Last night's performance of AFTER, played to a full house. The photographer we sent was not allowed to take photos, but I'm not sore about it because most of the play took place in near total darkness. Photography would have been next to impossible to capture and additional light from a camera flash would have harmed the audience's experience.
While standing in line, I was warned no less than five separate times that the theater would be completely dark for parts of the show. "If you need assistance, hold up your cel phone," a volunteer said. "Someone will come and get you."
I knew that I wouldn't need that, but I also wondered if anyone would and what that would be like for the rest of us. The truth of it was that YES someone did freak out and YES it was kind of a bummer so my advice to you is that if you're thinking about going to see AFTER tonight, but you experience moderate fear of the dark—DON'T GO. The darkness is intense. You are not going to be okay with it, and this is the last performance of AFTER at this year's TBA.
The technical merits of AFTER are jaw dropping. OBIE award-winning writer and performer Andrew Schneider created this piece to challenge the senses of his audience and with the help of his team (including his frequent sound designer, Bobby McElver) he created a wonderful play of senses, the loss of those senses, and what comes AFTER.
Much of AFTER's action takes place during tightly co-ordinated bursts of light that reveal the positions of one or more performers. This gives the appearance of a film montage of still images, but instead these images are created by the performers moving soundlessly on a darkened stage to their next mark. The cues they execute are impressively tight and the main cast are so practiced that there's no hint of the sprint necessary when they move during the three preceding seconds of darkness. Initially I enjoyed AFTER merely as a spectator trying to see how any of it was technically possible. And then the big darkness hit.
The story of AFTER loosely hangs on the thoughts of a woman dying, played by the production's assistant director Alicia-ayo Ohs. Sometimes there are more people on the stage, but it's up for debate as to whether any of them are anything more than figments of the woman's dying mind. My second warning is this: AFTER really hammers on natural, human fear of death. If you don't want to be constantly reminded of your mortality AFTER may not be your speed.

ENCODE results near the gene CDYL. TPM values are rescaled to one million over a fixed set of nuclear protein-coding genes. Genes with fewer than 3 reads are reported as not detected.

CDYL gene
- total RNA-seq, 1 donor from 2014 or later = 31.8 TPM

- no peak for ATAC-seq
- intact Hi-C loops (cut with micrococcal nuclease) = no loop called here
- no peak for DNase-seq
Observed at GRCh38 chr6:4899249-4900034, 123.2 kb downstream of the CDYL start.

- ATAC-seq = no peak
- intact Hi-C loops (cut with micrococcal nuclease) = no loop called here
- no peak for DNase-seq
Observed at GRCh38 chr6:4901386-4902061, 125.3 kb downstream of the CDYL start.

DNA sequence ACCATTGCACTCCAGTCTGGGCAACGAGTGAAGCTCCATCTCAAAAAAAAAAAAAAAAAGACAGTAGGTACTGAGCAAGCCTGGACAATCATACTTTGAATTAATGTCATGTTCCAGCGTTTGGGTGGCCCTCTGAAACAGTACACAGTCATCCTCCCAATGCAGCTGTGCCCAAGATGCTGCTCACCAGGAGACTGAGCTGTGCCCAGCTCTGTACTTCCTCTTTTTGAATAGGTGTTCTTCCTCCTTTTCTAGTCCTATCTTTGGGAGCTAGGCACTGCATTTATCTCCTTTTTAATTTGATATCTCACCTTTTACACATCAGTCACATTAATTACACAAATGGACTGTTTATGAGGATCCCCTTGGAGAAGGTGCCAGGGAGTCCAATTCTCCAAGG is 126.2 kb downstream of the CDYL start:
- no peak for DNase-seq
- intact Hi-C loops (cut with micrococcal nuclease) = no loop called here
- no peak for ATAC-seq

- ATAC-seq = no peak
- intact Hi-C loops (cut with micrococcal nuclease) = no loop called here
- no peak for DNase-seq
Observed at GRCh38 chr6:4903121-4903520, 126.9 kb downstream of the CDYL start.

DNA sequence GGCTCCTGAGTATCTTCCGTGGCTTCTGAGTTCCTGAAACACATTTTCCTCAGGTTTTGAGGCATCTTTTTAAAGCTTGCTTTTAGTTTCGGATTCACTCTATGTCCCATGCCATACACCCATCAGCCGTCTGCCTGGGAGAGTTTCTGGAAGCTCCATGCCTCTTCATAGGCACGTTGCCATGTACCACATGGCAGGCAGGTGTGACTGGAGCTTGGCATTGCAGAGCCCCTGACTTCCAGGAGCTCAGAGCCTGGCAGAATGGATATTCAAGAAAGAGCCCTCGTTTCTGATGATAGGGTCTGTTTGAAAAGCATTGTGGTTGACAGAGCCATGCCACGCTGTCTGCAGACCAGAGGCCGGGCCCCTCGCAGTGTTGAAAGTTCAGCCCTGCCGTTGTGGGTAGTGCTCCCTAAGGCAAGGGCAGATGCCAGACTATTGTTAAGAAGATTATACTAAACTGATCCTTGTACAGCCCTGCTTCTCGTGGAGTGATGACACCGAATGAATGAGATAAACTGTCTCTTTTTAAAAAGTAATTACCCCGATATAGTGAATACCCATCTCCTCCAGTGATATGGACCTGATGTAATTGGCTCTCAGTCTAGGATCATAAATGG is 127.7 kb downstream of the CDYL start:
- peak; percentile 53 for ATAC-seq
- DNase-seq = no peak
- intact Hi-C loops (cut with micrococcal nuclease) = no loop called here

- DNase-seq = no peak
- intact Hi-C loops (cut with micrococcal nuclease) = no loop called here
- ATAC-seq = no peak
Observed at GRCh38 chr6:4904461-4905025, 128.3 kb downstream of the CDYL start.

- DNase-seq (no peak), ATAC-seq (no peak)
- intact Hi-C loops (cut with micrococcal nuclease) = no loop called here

I'm not attempting to criticize AFTER for it's use of darkness or death. The play dances just close enough to these subjects to be challenging, while it remains emotionally survivable (if not enjoyable). Many of the rapid transitions brought on the audience's laughter. Initially, I found the dialogue cloying and similar to people discussing psychedelic drug hallucinations, but as the play progressed this fell away and the dialogue focused in on degradation of self and memory.
In some places AFTER can feel like a 90-minute psychedelic drug trip. This is especially true during the big darkness part of the play where it's easy to enjoy visual hallucinations (similar to how one might in a sensory deprivation tank). Did a ghostly figure slow-motion run across the stage? Was there a dark figure following it? I'm 95 percent sure that happened. I thought I could see the people sitting around me grow to enormous heights and I couldn't tell if performers were sneaking around the darkened theater or if I was just hearing the uncomfortable shifting of my fellow audience members in their seats. THAT IS until some poor person held up their cel phone and ruined the carefully orchestrated illusion.
An alternate title for this piece could have been “The True Star of AFTER Is the Perfume/Cologne of the Person Sitting Next to You." But that had bad SEO. And though a large part of my experience with AFTER related to the way it played with my senses, the scents of the people sitting next to me were mostly ignorable. If you're reading this before the show, perhaps consider the people sitting next to you tonight and don't put on a fragrance. Where you're going, the sense of sight takes a backseat. It’s your senses of sound and smell that step into the limelight.
We'll be blogging about TBA 2018 every day of the fest! Keep up with us at: portlandmercury.com/tba